It helps to understand that the hero of "Ghost Dog: The Way of the Samurai" is crazy. Well, of course he is. He lives in a shack on a rooftop with his pigeons. He dresses like a homeless man. The whole story is so strange, indeed, that I've read some of the other reviews in disbelief. Are movie critics so hammered by absurd plots that they can't see how truly, profoundly weird "Ghost Dog" is? The reviews treat it matter of factly: Yeah, here's this hit man, he lives like a samurai, he gets his instructions by pigeon, blah . . . blah . . . and then they start talking about the performances and how the director, Jim Jarmusch, is paying homage to Kurosawa and "High Noon." But the man is insane!
Understanding this seemingly self evident fact is the key to understanding Ghost Dog. Paradoxically this becomes tougher the more of Jim Jarmusch’s films you have seen. Usually seeing a body of a filmmaker’s work clues you into their method, but indeed in Ghost Dog it just obscures it. After all, all of Jarmusch’s characters tend to live in their own pocket universe. Their actions, dress and manner dictated by inscrutable personal style that might as well be Byzantine codes of honor. So Forrest Whittaker plays a hitman who lives by the code of the samurai, how is that any odder than Johnny Depp’s Cowboy/Accountant/Possible Reincarnation of William Blake in Dead Man? Or Winnoa Ryder’s precocious grease monkey in Night On Earth? Or Tom Waits in day to day life?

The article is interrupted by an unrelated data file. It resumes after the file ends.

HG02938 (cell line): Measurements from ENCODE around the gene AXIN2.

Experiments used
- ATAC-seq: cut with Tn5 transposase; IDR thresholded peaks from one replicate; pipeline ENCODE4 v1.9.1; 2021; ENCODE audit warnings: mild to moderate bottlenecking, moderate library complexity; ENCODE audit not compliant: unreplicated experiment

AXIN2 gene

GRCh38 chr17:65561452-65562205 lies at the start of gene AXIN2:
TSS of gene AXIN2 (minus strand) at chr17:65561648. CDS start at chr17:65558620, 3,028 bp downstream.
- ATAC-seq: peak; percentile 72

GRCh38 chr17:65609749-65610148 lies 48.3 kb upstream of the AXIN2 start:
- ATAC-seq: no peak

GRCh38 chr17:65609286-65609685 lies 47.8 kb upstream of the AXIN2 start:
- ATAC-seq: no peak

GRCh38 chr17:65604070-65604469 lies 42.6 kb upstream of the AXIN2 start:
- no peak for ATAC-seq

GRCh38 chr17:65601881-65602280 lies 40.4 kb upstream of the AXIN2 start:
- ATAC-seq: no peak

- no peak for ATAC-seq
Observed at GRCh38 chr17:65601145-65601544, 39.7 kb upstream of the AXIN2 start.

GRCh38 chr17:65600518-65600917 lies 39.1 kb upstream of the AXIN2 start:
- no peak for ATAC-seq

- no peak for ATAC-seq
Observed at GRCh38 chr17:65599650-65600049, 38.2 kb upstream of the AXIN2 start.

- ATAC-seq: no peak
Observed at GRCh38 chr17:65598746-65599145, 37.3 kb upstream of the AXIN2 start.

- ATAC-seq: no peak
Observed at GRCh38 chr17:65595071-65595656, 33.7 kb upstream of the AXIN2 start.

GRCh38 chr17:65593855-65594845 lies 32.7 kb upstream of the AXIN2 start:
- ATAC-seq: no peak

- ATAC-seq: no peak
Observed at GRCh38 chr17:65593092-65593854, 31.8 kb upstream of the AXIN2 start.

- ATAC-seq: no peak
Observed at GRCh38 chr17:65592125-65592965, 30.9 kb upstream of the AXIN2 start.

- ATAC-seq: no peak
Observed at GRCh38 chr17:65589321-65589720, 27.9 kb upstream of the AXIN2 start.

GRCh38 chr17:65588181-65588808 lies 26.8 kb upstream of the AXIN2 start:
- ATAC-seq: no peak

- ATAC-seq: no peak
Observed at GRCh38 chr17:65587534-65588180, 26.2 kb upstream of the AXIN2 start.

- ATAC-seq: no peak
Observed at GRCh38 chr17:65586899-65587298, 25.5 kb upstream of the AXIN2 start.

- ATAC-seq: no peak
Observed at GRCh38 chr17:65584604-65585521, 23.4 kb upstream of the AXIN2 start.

Yet there is no getting around the fact that Ghost Dog is out of step with his would be siblings. If for no other reason than the film is so aware that the world is refusing to play long with his persona. Ghost Dog as a whole is a good deal less arch than the average Jarmusch work (Though there certainly is an element of that, mostly from the trio of gangster chieftans who end up hunting him. You have not lived until you’ve heard Henry Silva impersonate an Elk’s death rattle). He’s been accused of making all of his films with one eyebrow arched. But here it drops down at least a little bit. Once again the best way to figure out what Ghost Dog is is to compare it to what it’s not. Jarmusch would make another film about a taciturn, inscrutable Black hitman The Limits Of Control, a film that was perhaps doomed by its title. Compare it also to the other irreverent genre deconstruction, his weird western Dead Man. Perhaps the closest of Jarmusch’s films in tone to Ghost Dog, but still much more aloof.
Indeed the genre deconstruction is perhaps best viewed as another feint. Not that it isn’t a valid take on its genre, just that most people choose to view it through the prism of the wrong genre. The film was released in 1999, at the height of the HK film boom and the heroic bloodshed genre. A hitman meant Chow Yun Fat with two pistols gripped in his fists and two more on his feet just in case. But Jarmusch was harkening back to an earlier era (and different country) of genre filmmaking. Pulling cues from the surrealist gangster films of Seijun Suzuki, rather than the then current trends in Asian cinema.
Thanks to its inimitable concept, powerful performance by Whittaker, cult of personality from Jarmusch, and hypnotic awesome score by The RZA Ghost Dog was always guaranteed a place in cult film history. But despite all the praise that gets thrown its way, I have the sneaking suspicion it is still underrated. Go back to it, watch it with fresh eyes. It’ll be there, like its hero, quietly confounding all who approach it.